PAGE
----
Ending a relationship is never easy, even one with a proven history of broken promises, twisted logic, weak justifications and financial exploitation. Such is the bond between the American taxpayer and the domestic ethanol industry. In the beginning, statements of common goals sparked hopeful enthusiasm. Many eagerly supported the romantic notion of growing our way to energy independence and an American-led green-based movement towards world prosperity. But, alas, the thrill is gone, and the truth exposed. The once proud, almost pompous, biofuels sector is struggling for justification.
The affair began in 2007 with the Energy Independence and Security Act (EISA). Contained within the act is the Renewable Fuel Standard (RFS) provisions that sets forth incentives for the development of biofuels such as plant-based ethanol and biodiesel. At the time, Bush had committed to the goal of ending American’s addiction to fossil fuel. The original promise was a reduced dependency on Middle Eastern oil, cleaner air, a boon to agriculture and reduced fuel costs for consumers.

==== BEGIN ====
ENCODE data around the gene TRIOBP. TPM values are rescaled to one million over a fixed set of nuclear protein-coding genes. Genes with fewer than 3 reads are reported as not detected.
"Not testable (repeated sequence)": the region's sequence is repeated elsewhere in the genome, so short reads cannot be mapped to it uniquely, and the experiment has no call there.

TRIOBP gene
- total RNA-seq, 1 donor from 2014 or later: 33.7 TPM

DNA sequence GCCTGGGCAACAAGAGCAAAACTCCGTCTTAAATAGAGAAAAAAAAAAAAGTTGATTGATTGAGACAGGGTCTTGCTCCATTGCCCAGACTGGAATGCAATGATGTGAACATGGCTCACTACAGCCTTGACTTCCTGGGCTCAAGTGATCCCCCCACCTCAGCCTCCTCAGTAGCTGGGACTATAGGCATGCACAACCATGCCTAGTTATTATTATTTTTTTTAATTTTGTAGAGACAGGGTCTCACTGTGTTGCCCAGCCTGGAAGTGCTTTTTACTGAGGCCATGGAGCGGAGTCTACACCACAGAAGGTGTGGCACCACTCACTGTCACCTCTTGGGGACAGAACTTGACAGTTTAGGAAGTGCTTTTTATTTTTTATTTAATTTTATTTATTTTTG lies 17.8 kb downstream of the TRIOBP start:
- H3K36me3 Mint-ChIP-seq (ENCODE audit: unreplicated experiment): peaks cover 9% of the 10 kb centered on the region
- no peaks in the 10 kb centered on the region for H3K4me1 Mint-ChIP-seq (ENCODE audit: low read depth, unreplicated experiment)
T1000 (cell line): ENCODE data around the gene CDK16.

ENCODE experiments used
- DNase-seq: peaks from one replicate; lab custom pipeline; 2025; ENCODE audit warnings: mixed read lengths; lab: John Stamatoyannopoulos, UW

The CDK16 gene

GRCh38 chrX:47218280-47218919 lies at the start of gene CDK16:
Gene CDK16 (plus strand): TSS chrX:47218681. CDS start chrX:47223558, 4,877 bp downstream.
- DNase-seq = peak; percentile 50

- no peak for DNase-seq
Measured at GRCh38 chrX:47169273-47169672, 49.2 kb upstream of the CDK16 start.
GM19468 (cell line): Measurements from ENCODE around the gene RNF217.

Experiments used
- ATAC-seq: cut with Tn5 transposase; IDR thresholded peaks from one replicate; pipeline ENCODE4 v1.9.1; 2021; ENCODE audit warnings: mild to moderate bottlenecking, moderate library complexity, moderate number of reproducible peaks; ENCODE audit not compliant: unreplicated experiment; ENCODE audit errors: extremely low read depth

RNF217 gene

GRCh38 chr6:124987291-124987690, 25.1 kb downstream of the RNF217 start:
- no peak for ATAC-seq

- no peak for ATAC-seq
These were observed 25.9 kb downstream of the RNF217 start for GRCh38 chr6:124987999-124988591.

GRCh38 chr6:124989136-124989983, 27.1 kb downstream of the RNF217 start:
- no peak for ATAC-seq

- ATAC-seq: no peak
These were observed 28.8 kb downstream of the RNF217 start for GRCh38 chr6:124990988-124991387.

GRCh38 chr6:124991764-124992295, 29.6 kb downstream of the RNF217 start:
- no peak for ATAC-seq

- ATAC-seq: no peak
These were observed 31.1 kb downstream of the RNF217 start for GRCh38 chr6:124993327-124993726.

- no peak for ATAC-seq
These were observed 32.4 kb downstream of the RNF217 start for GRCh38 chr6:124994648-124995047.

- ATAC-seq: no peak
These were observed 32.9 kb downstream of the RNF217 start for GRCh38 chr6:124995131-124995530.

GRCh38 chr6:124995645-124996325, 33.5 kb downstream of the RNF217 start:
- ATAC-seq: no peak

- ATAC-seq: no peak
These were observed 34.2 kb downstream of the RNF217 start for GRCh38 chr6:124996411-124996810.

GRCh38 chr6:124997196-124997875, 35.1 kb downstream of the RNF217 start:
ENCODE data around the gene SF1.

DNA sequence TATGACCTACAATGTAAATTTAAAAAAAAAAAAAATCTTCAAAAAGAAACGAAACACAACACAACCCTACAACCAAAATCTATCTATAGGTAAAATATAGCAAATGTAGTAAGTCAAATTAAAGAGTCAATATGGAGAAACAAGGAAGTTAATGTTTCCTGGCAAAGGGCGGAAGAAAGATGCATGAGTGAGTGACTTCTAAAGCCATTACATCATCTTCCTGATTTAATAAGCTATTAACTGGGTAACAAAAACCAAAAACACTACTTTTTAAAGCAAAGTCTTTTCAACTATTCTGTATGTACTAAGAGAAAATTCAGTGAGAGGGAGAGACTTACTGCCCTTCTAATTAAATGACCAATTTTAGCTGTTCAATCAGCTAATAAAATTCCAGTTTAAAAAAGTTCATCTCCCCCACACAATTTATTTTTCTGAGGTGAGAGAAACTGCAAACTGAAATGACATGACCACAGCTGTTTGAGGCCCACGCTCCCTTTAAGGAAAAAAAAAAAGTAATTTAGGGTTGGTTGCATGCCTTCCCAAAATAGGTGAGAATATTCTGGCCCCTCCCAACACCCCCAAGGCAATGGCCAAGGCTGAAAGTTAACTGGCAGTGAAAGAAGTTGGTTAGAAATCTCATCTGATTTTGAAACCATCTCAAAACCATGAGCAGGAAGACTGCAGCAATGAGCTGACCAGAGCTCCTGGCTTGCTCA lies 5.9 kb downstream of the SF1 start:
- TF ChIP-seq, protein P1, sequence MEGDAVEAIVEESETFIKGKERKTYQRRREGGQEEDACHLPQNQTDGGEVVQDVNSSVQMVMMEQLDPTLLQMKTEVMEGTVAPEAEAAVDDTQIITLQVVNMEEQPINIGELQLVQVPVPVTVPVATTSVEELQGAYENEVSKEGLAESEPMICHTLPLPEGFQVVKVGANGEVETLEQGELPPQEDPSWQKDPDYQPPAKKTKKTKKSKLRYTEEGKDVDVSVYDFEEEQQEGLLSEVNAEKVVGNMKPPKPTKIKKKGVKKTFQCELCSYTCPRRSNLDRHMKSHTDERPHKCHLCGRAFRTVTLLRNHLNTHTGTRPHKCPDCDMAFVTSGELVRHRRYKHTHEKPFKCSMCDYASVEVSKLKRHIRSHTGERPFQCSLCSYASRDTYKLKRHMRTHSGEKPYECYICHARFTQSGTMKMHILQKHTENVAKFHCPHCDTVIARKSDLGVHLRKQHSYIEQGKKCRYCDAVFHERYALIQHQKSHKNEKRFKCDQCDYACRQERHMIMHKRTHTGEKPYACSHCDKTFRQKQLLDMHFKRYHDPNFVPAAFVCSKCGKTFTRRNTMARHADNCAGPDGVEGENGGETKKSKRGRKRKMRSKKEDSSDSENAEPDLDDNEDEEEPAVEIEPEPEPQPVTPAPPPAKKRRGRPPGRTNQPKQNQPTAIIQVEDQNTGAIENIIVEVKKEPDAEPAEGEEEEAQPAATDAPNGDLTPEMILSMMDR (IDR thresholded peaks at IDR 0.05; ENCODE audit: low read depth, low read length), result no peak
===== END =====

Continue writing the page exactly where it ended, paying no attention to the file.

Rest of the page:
Unfortunately, ethanol has failed to live up to its promised benefits. Recent low prices at the pump have exposed its life-support dependency on the government. Although direct subsidies have expired, ethanol producers continue to benefit from other financial incentives and federal mandates. A study by the NARC Consulting Group calls the program an economic death-spiral and discloses its many flaws. Yet, industry groups rally for maintaining, even increasing, RFS percentages in the face of mounting evidence of the program’s failure. Still, in a recent rule change proposal, the EPA published a plan to amend the mandates.
The statutory requirement to blend government-supported biofuels with free-market fuels is market manipulation. If the value of ethanol and other biofuels were legitimate, forced consumption, through the RFS, would not be necessary. Congress should end this failed relationship and costly experiment. Let the free market drive innovation and job development. Below, are but a few of the adverse effects of the RFS:
- disruptive to agriculture markets
- increases food costs
- rife with fraud
- lacks self-sustainability
- burdens Taxpayers
- environmental damage
- violates free-market principles